5 Indoor Plants That Are Toxic To Your Health

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Indoor plants are a lovely addition to any house, and keeping them around is a great way to stay connected to nature. It is, however, essential to be aware of the risks caused by a few plants. Despite the fact that most growing indoor plants are safe, a bunch are extremely toxic to humans and pets.

When you’re indoors, stay away from these 5 toxic plants

1. Snake Plant

The snake plant is a popular indoor plant that can be found in a variety of homes and offices. Mother-in-law, good luck plant, golden bird’s nest, and Sansevieria trifasciata Prain are some of the other names for this plant. While these are quite attractive, they might produce gastrointestinal symptoms such as drooling, vomiting, diarrhoea, decreased appetite, lethargy, or depression if consumed.

2. Peace Lily

The Peace lily is not a real lily because it is not a member of the Liliaceae family. This indoor plant, also known as Spathiphyllum wallisii Regel or White Sail Plant, has long been one of the most popular indoor plants. These are good air purifiers, but they’ve been connected to burning and swelling of the lips, mouth, and tongue, which can make it difficult to speak or swallow, as well as vomiting, nausea, and diarrhoea. Furthermore, if consumed by humans or animals, it might result in death.

3. Dieffenbachia

This indoor plant, sometimes known as dumb cane, is linked to the philodendron and has the same oxalate crystals. This plant has fleshy leaves and thick stalks, and because it is grown in large pots and placed on the floor, children and pets are likely to eat it. Ingestion of Dieffenbachia can produce mild to moderate symptoms in people and pets, including intense mouth discomfort, salivation, burning feeling, swelling, and numbness of the throat.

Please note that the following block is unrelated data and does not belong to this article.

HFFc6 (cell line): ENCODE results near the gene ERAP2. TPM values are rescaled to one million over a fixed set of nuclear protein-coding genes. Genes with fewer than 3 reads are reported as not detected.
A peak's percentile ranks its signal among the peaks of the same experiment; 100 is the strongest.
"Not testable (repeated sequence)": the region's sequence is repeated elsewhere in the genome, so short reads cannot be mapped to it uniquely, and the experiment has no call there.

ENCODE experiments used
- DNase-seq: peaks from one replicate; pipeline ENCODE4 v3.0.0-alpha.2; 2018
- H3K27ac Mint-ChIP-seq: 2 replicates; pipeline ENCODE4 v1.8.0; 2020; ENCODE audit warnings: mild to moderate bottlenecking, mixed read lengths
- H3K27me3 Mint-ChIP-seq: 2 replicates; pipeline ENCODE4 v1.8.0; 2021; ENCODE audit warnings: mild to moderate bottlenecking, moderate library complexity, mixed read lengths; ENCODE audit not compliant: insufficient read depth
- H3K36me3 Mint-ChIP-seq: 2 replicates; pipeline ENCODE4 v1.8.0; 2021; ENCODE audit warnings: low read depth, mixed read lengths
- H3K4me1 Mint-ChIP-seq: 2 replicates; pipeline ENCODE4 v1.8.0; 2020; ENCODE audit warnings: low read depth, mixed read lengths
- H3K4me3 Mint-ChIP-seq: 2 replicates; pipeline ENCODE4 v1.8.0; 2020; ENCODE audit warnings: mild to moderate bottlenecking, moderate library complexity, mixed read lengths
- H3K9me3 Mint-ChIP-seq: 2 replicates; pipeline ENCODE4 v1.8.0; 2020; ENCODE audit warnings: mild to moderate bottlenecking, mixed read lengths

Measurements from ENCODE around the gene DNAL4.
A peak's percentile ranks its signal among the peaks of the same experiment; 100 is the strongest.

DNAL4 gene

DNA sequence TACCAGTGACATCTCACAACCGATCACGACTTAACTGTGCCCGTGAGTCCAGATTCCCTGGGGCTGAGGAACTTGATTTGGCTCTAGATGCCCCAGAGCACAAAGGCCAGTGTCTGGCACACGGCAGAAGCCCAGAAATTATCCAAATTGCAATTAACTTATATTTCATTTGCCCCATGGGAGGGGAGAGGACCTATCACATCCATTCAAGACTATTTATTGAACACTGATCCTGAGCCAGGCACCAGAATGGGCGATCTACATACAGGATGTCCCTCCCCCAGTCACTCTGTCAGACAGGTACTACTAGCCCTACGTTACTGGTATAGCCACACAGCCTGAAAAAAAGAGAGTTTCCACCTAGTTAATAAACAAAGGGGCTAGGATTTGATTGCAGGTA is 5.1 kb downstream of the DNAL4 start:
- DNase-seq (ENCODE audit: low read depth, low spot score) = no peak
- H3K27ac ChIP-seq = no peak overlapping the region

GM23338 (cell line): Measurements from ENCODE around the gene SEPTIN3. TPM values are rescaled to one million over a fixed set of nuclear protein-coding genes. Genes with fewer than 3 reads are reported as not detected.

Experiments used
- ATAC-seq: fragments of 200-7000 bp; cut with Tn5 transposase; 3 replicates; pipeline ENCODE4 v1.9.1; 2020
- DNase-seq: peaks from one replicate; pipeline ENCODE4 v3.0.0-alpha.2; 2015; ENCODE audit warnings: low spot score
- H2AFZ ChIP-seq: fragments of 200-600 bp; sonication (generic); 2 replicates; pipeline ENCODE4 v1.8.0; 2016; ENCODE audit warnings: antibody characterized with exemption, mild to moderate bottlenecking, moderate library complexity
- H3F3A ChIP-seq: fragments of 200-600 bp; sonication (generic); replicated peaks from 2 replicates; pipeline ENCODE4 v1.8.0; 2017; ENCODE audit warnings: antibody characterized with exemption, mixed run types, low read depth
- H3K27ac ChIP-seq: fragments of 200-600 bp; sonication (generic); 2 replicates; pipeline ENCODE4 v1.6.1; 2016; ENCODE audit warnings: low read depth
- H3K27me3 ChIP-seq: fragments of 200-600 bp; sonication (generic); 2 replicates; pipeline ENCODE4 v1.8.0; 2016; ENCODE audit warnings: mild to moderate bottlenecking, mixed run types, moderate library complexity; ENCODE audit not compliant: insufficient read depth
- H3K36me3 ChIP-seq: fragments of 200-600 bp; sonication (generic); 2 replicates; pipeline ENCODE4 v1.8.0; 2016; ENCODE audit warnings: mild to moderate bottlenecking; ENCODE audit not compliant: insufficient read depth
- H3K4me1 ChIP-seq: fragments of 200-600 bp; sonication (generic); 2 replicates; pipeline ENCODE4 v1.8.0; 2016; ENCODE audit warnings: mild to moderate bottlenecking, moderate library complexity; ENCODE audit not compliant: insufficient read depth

4. Weeping Fig

Weeping figs, also known as Ficus benjamina L., are quite popular. The fact that plants grow extremely slowly is a big factor in their popularity. When deciding where to put these, keep in mind that they should be out of reach of your dogs. Poisoning by weeping figs is a regular and serious problem in dogs who get access to the plant. Because this plant sheds its leaves on occasion, it’s critical to take the proper precautions to keep your dogs safe.

5. English Ivy

English ivy has thin, pointed leaves that make for a beautiful show. While these vines are ideal for draping from a cabinet or an interior container garden. Ingesting more English ivy than recommended can result in serious consequences. Skin irritation, weakness, burning throat, dermatitis, rash, ataxia, and fever are all signs of English ivy. Because this plant tends to trail, keep it out of the reach of youngsters and pets.

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